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How to Bat 1000 When Vetting Vendors

Whether you’re looking to evaluate a vendor before you sign a contract or are already in a contract and want to experiment with website content, it can be immensely valuable to work with a third-party vendor to build optimization tests or add personalized features to your site. But if you’re choosing between vendors, how do you know which one to pick? Test them and know what they can do for you before deciding.

If You Want Something Done Right, You Don’t Always Have to Do It Yourself

Companies often find themselves having many different vendors to choose between when it comes to adding features to their site for optimization. It doesn’t really matter what you’re looking to do—add pop-ups, use Google ads, or even list competitors’ prices next to your own. At the end of the day, you must test each vendor before including them in your optimization plans, because that’s the only way to know if your two companies are a good collaborative match.

Test Them Before You Sign a Contract

Let’s say, for example, you’re a retailer with interest in adding an online chat pop-in window that enables visitors to engage with a customer service representative during non-peak hours. You peruse multiple possible vendors and eventually find one that seems to suit your needs. Before signing a contract, though, you ask this vendor to enter into a POC, which gives it the chance to prove its capabilities by working with your optimization platform (and teams!) to actualize your vision.

What if, while testing this online chat pop-in, your optimization team discovers the code the vendor provided does not, in fact, trigger a pop-in? And what if, after the vendor alters the code to attempt to solve this problem, the pop-in does appear—but is not styled the way you specifically outlined? These challenges could be unique to this vendor, and you’d probably like to know about them before entering a contract.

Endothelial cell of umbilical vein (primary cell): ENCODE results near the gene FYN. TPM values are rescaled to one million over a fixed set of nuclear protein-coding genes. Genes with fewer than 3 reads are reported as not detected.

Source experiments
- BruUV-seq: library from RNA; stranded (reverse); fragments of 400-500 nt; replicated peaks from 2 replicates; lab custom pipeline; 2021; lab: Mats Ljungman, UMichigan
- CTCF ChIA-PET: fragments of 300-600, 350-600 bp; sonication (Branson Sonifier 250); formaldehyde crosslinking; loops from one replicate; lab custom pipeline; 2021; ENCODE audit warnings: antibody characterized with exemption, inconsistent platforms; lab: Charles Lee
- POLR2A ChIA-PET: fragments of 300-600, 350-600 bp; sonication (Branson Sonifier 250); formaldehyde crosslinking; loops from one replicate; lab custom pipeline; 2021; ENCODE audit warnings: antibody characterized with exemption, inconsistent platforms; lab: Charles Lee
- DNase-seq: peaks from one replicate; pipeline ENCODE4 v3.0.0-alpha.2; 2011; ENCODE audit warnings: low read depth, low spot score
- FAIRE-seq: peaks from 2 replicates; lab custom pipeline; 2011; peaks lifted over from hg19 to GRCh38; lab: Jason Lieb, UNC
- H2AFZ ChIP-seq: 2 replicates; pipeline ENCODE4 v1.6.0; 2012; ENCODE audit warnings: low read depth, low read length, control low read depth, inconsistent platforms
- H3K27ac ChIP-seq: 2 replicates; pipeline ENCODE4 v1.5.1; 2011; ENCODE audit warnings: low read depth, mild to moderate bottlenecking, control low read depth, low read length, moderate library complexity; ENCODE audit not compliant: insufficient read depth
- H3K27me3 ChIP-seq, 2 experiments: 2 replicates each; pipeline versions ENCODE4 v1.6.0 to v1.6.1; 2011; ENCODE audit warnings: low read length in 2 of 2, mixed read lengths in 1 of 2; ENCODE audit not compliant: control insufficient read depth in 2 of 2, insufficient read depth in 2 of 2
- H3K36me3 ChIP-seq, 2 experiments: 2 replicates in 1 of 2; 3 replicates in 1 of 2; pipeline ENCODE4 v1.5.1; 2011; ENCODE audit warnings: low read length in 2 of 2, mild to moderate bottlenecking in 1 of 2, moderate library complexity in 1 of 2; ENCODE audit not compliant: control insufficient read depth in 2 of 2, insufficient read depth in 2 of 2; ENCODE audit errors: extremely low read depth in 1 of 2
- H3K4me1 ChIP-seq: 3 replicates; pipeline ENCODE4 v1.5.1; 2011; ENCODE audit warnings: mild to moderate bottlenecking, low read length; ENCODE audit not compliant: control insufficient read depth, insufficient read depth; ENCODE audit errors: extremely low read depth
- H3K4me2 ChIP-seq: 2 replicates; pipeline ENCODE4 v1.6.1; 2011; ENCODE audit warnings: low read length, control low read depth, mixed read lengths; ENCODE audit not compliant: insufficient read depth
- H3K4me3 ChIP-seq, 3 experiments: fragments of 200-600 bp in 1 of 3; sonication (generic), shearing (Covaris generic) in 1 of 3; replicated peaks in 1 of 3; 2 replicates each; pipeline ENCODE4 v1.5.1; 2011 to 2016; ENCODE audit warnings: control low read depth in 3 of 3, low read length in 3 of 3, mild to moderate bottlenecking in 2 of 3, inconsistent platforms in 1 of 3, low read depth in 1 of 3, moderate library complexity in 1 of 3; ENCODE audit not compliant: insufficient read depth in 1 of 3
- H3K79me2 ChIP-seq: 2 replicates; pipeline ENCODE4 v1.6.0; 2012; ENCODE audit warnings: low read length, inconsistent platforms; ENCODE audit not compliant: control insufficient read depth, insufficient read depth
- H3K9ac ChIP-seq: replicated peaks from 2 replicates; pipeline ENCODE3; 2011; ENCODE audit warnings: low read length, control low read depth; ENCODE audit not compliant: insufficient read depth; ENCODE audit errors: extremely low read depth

Certain challenges can be unique to certain vendors, and you’d probably like to know about them before entering a binding contract.

But evaluation periods don’t always cause negativity! What if the opposite to the above happens, and although a few issues arise, the vendor is overall easy to work with, responsive to your concerns, easily integrated into your optimization platform, and—best of all—capable of making an end-product that fits your specifications, achieves your goals, and fits your needs? Perhaps then you’ve discovered a trustworthy, long-term vending solution.

You have to run a test with a potential vendor. If you don’t, you risk not knowing if it’s a good fit for your organizational culture and plans.

Know What They Can Do for You

You should also clearly understand what a third-party company can do for you, how it can do it, and what the ROI would be for your business if it did. After all, once you’ve vetted and chosen a vendor, the next step is to run campaigns that let you best utilize the additional content and functionality that vendor gives you. Campaigns can test all sorts of things, including the style, format and location of copy, images, calls-to-action, and more; the goal, of course, is to test changes in website content to find the experiences that yield the most conversions for each of your segments.

In this case, let’s say you’re an airline company currently struggling with online travel agencies (OTAs) stealing your purchasers because they claim to have lower rates. While you know recent studies show these “lower rates” are a myth, you don’t know how to best give visitors this information without intruding in their buyer journey. (For more on this, check out our interactive guide, “Three Ways Travel Brands Can Win With Testing” for web and mobile.)

It helps to first clearly understand what a vendor can do for you, how it can do it, and what the ROI would be for your business if it did.

A third-party vendor could help you here in a wide range of ways. You could use it to help you build and improve your customer segments, perhaps employing a smart juxtaposition of demographic data: People who live on the U.S. east coast are more likely to travel abroad when it’s coldest, between November and February, and could constitute a perennial, limited-time segment based on season and location.

A vendor could also build the algorithms that enable you to geotarget at all and embed these in your code. It could help you gather more data about your visitors, which is useful given trip-bookers behave differently based on age and gender. (More men say booking a hotel is their top priority, for example, and more men travel alone.) A vendor could also help you pinpoint the best moment in the buying process for customers to be shown a price comparison between your airline and OTAs.

Long story short? Seek third-party help if your company needs more resources or expertise to make its CXO plans come to life—but evaluate potential vendors to ensure they’re capable, responsive, and aligned with your vision.

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